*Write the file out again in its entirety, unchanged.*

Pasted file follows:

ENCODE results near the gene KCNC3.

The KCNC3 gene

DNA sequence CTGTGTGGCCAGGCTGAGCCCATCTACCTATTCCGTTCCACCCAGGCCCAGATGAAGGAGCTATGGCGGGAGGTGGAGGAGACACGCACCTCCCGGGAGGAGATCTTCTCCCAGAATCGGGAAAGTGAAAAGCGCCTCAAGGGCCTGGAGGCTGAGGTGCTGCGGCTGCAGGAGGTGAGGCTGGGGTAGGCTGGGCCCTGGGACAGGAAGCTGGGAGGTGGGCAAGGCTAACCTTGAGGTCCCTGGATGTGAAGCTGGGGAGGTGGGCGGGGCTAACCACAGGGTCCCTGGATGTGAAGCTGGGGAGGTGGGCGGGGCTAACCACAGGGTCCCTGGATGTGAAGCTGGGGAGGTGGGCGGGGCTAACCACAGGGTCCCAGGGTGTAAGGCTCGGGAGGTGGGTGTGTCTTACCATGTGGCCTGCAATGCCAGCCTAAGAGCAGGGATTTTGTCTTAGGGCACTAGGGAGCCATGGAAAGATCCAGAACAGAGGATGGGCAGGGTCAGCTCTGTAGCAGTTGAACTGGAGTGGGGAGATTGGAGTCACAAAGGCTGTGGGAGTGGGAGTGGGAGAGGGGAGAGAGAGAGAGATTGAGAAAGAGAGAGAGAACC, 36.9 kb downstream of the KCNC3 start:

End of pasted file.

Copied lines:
ENCODE results near the gene KCNC3.

The KCNC3 gene

DNA sequence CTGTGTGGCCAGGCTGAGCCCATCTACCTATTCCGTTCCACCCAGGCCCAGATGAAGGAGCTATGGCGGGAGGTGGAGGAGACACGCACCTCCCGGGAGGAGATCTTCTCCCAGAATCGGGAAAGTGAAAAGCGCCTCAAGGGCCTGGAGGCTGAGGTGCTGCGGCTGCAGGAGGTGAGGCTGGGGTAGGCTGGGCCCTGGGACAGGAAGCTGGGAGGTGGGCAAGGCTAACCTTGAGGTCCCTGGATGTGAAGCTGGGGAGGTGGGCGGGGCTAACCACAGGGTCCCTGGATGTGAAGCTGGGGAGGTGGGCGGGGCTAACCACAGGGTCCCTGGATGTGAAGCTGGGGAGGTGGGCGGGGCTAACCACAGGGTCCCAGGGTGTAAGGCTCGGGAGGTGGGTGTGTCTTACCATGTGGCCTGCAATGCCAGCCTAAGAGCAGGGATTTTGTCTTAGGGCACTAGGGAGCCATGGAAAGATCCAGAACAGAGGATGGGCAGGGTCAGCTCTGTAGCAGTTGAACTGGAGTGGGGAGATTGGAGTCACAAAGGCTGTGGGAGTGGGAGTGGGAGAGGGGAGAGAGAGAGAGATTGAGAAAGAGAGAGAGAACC, 36.9 kb downstream of the KCNC3 start: